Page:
Serotonin A new regulation mode of osteoblastic bone formation controlled by leptin-serotonin (BDS)-sympathetic nervous system pathway has emerged in recent years. Leptin is a hormone produced by adipocytes that, besides its function in regulating body weight and gonadal function, can also act as an inhibitor of bone formation  [19]. Latest data indicates that these leptin functions require brainstem-derived serotonin [20]. Serotonin is a bioamine produced by neurons of the brainstem (brainstem-derived serotonin, BDS) and enterochromaffin cells of the duodenum (gut-derived serotonin, GDS). BDS acts as a neurotransmitter,while GDS as an autocrine/paracrine signal that regulates mammary gland biogenesis, liver regeneration, and gastrointestinal tract motility [86]. There are two Tph genes that catalyze the rate-limiting step in serotonin biosynthesis: Tph1 expressed mostly, but not only, in enterochromaffin cells of the gut and is responsable for the production of peripheral serotonin [21].

Tph2 is expressed exclusively in raphe neurons of the brainstem and is responsible for the

production of serotonin in the brain [22]. Leptin inhibits BDS synthesis by decreasing the

expression of Tph2, a major enzyme involved in serotonin synthesis in brain [85]. In addition, other data indicate, the key role of GDS in regulating bone formation as well as the relationship between GDS, Lrp5, and bone remodeling. Lrp5 controls bone formation by inhibiting GDS synthesis in the duodenum, and GDS directly acts on the osteoblast cells to inhibit osteoblast proliferation and suppress bone formation  [23]. However, recent data to argue that Lrp5 affect bone mass mainly through local Wnt signaling pathway, and that the experiments did not support the Lrp5-GDS-osteoblast model because they found that there was no relevance between GDS and bone mass in their mouse model system [24]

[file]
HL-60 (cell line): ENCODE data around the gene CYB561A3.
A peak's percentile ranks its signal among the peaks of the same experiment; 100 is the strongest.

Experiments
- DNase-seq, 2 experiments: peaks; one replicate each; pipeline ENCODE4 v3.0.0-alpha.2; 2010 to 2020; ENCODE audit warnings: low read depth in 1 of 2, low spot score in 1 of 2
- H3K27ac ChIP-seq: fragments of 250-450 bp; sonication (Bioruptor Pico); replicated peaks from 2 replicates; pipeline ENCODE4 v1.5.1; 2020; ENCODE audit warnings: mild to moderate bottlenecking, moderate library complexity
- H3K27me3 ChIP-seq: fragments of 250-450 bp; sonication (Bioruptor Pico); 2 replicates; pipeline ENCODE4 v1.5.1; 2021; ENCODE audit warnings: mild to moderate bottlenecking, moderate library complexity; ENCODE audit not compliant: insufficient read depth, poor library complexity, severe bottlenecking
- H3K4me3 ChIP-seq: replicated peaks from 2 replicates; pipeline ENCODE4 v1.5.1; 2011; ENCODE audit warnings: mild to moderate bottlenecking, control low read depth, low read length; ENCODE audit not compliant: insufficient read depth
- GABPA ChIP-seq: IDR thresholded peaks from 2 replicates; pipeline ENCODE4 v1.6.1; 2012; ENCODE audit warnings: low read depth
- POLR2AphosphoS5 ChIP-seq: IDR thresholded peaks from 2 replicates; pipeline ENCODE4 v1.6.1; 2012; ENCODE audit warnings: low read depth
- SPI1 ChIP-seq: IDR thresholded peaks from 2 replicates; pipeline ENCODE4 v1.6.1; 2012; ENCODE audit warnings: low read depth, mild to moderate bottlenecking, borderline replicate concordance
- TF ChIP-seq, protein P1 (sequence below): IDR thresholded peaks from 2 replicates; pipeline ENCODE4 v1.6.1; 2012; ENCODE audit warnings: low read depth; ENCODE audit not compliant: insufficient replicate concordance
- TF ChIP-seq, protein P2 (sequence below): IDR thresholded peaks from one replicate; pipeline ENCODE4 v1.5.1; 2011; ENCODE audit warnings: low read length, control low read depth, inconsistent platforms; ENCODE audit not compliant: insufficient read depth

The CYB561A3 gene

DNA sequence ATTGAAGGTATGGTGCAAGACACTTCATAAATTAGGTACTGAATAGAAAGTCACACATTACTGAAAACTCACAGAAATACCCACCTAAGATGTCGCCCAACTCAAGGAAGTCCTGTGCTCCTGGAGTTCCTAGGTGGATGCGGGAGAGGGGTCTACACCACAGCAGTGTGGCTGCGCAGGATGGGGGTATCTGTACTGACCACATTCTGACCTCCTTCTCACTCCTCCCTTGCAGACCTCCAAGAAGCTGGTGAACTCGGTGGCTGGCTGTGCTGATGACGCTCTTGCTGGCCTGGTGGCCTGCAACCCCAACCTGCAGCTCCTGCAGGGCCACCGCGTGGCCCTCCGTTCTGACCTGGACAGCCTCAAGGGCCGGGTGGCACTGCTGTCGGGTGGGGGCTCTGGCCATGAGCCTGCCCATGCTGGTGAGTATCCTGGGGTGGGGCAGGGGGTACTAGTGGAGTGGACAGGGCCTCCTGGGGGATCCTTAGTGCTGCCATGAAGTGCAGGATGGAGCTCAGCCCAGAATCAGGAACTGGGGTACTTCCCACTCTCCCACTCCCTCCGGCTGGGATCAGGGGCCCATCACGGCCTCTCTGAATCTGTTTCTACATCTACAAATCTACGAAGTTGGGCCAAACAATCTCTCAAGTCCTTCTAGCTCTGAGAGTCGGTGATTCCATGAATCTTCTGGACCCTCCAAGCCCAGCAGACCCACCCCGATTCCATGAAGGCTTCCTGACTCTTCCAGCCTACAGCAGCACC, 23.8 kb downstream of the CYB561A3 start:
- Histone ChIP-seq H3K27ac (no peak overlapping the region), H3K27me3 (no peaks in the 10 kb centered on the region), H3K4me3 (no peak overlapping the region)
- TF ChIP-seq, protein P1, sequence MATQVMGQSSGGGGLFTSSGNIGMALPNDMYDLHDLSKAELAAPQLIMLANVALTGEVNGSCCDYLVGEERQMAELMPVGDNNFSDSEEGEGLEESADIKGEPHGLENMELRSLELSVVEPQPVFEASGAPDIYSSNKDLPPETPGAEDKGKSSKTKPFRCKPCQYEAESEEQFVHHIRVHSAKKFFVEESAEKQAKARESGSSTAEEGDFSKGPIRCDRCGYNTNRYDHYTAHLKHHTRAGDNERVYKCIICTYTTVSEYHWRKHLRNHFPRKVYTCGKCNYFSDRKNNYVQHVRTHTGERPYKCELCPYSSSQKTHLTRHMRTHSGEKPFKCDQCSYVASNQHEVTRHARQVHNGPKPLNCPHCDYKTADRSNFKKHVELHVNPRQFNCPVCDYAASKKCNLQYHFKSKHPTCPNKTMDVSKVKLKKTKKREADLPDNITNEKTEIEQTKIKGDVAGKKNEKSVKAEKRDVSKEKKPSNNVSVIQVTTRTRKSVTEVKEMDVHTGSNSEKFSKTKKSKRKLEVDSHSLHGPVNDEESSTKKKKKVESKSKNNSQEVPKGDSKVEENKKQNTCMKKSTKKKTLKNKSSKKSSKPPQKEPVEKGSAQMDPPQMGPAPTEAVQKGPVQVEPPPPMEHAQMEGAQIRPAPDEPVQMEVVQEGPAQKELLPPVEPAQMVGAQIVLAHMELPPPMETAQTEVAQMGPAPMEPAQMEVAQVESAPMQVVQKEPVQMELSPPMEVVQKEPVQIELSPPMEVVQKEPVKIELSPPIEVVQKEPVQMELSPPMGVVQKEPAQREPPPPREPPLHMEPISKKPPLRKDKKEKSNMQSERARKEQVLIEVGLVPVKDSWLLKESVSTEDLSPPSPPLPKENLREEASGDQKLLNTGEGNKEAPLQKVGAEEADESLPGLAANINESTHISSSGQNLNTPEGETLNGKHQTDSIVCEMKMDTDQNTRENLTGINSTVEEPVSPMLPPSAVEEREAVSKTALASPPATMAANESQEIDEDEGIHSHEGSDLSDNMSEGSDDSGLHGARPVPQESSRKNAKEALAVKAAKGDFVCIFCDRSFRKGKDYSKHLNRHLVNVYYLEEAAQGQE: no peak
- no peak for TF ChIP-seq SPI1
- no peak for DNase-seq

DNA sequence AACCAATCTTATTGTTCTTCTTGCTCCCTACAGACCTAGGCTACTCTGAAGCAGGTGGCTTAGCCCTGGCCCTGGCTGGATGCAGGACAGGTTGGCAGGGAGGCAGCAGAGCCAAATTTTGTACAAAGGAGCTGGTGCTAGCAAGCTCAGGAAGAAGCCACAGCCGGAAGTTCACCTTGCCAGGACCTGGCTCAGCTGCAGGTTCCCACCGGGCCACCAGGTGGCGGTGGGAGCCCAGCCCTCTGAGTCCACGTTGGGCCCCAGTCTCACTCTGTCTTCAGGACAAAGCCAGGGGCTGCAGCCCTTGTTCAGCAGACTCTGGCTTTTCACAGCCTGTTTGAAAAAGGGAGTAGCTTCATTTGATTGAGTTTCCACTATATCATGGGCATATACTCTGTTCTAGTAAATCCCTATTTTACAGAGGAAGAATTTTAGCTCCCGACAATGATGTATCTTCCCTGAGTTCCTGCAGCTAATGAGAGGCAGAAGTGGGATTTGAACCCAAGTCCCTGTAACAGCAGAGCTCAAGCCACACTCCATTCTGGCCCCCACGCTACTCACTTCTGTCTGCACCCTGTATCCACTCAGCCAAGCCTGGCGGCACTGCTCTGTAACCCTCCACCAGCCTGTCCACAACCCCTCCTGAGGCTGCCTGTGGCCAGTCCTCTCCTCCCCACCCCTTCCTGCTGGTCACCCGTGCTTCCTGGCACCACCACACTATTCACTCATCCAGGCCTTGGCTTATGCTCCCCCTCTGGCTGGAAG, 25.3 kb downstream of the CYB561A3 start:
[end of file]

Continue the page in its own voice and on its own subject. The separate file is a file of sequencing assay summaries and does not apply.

New signals in bone remodeling

More recently, other signaling pathways that link regulation of the osteoclasts and osteoblasts have been identified. Osteoblast-lineage cells expressed Wnt5a, whereas osteoclast precursors expressed Ror2. Connection between these two cells leads to Wnt5a-Ror2 signaling between osteoblast-lineage cells and osteoclast precursors enhanced osteoclastogenesis, through increased RANK expression mediated by JNK signaling. A soluble form of Ror2 acted as a decoy receptor of Wnt5a and abrogated bone destruction in the mouse model, suggesting that the Wnt5a-Ror2 pathway is crucial for osteoclastogenesis in physiological and pathological  environments and may represent a therapeutic target for bone diseases  [25]. Finally,a recent study reported that semaphorin 4D (Sema4D), previously shown to be an axon guidance molecule, expressed by osteoclasts and which potently inhibits bone formation [26].Several studies have suggested that axon-guidance molecules, such as the semaphorins and ephrins, are involved in the cell-cell communication that occurs between osteoclasts and osteoblasts.


The Binding of Sema4D to its receptor Plexin-B1 in osteoblasts resulted in the activation of the small GTPase RhoA, which inhibits bone formation by suppressing insulinlike growth factor-1 IGF-1 signaling and by modulating osteoblast motility. Notably, the suppression of Sema4D using a specific antibody was found to markedly prevent bone loss in a model of postmenopausal osteoporosis [26].

This finding identifies a new link between osteoclasts and osteoblast signaling, and suggests that suppression of the Sema4DPlexin-B1-RhoA signaling axis may provide a new therapeutic target for reducing bone loss and development of bone-increasing drugs.